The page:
Developing Yaupon holly bonsai – a tale of when not to cut

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Refinement carving on a buttonwood 

Adam's Art and Bonsai Blog

This’ll be a quick look at a client’s buttonwood and how I try to match new carving to old deadwood. Not easy but you can get close.

Here’s the buttonwood, ready for work.

It’s a little green, I know. The deadwood, I mean. The leaves shouldbe green. Unless it’s a silver buttonwood. Then the leaves are a kinda silvery green. But I digress.

Some alcohol or a coating of lime sulphur cures the green. It’s just algae.

A wire brush too. I’ll leave that to Judy, the owner. I’m here to carve.

Pretty elaborate deadwood. It’ll be a challenge to match.

The backside, which used to be the front.

This area is where I need to focus.It’s a bit chunky and plain.There was probably a longer Jin or branch that someone broke off and whittled down with Jin pliers (or their teeth). That’s how deadwood treatment is…

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Ficus vs. ficus

Adam's Art and Bonsai Blog

It’s a battle royale! We have two trees that have been at war for some time now (well, sincethis post, really, which was an update tothis post, actually, which goes back three years and is one of my most popular posts on air layering).

Two ficus microcarpa. What some people call tiger bark ficus or erroneously, ficus retusa (You know what? I’m feeling frisky enough today….I’ll wade into that battle; I’ve even been arming myself for it. Ready? Begin rant: When we refer to plants using the binomial nomenclature system, devised by Carl Linnaeus, we use the genus (i.e., ficus) and then a descriptive (i.e., microcarpa) which then tells us the species. In this case “microcarpa” means “small fruit”, it is the singular form of “microcarpus” . I used to think it meant small leaf because ficus macrocarpa has big leaves (it also has big fruit)…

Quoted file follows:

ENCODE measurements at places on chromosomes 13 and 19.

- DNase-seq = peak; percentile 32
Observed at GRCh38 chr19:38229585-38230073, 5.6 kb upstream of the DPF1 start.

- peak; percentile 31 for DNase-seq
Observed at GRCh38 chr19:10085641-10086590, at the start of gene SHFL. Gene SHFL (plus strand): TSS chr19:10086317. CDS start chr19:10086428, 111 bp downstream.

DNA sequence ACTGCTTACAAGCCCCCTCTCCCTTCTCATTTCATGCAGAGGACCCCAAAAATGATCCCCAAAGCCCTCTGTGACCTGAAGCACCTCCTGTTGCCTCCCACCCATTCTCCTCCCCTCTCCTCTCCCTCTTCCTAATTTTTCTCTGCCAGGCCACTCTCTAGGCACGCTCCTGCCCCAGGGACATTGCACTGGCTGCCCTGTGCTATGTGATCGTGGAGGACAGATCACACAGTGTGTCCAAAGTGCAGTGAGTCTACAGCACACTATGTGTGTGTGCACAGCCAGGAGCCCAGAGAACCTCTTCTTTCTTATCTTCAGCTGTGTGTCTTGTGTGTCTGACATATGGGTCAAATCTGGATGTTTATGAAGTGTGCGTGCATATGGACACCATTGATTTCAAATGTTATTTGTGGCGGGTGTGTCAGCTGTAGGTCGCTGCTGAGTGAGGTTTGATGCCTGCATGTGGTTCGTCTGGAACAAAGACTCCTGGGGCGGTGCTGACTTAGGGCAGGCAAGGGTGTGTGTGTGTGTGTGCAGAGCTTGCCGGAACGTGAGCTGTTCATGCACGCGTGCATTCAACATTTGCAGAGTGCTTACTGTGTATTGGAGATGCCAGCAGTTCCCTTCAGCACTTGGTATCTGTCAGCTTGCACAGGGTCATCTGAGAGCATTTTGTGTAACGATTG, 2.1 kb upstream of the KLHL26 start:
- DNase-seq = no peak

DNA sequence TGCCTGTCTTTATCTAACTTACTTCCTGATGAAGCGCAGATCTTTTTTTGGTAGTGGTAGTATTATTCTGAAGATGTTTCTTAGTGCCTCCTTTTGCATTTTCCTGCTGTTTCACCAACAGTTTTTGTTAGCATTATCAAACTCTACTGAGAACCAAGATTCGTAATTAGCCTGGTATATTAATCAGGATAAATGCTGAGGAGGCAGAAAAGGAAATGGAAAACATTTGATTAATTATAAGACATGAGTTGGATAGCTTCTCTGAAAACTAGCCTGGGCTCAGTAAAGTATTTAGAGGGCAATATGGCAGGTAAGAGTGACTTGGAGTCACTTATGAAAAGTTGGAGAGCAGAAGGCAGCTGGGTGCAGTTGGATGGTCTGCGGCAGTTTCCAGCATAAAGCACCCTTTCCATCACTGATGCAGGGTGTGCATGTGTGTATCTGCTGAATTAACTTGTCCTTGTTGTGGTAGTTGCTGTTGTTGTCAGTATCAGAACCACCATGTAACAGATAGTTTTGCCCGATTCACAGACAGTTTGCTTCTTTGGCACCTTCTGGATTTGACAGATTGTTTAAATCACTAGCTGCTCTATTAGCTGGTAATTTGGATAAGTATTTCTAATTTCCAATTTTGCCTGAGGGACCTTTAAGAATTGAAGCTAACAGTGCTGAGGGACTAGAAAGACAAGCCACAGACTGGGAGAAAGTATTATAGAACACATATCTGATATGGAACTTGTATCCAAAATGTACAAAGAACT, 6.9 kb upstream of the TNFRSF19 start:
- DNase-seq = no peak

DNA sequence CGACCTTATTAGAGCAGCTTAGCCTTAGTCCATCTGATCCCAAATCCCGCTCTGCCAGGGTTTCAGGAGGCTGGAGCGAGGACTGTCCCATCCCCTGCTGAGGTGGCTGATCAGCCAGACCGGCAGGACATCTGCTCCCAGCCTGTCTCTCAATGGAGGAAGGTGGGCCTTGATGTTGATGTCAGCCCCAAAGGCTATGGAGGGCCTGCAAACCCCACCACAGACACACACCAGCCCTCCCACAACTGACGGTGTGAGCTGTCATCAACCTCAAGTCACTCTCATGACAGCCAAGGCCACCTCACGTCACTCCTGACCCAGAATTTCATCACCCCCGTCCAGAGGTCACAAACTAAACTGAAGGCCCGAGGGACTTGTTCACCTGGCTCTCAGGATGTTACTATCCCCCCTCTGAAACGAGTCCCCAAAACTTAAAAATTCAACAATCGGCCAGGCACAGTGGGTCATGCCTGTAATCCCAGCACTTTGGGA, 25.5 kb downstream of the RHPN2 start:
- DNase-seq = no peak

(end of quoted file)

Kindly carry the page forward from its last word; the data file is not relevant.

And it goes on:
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Separation Anxiety!

Nebari Bonsai

In February 2014, I approach-grafted an Itoigawa juniper cutting to this collected Rocky Mountain Juniper. It wasn’t a great graft, and I left it in place for 27 months to know it took. Over the last year, I weakened the scion between the graft union and the elevated pot, to force the scion to rely on the new host. In May 2016, I took the plunge…

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To help prevent drying out, and maybe just to make me feel better, I took a tip from Kathy Shaner, and wrapped the graft with a cloth to keep it wet for a while.

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It didn’t take long to see trouble… 4 days later and it was already yellowing. For comparison, the left tree is the parent tree from which the Itoigawa scion came:

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After day 6…no doubt about it…

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And now that I know it’s toast, I can’t photograph it straight on…so you’re…

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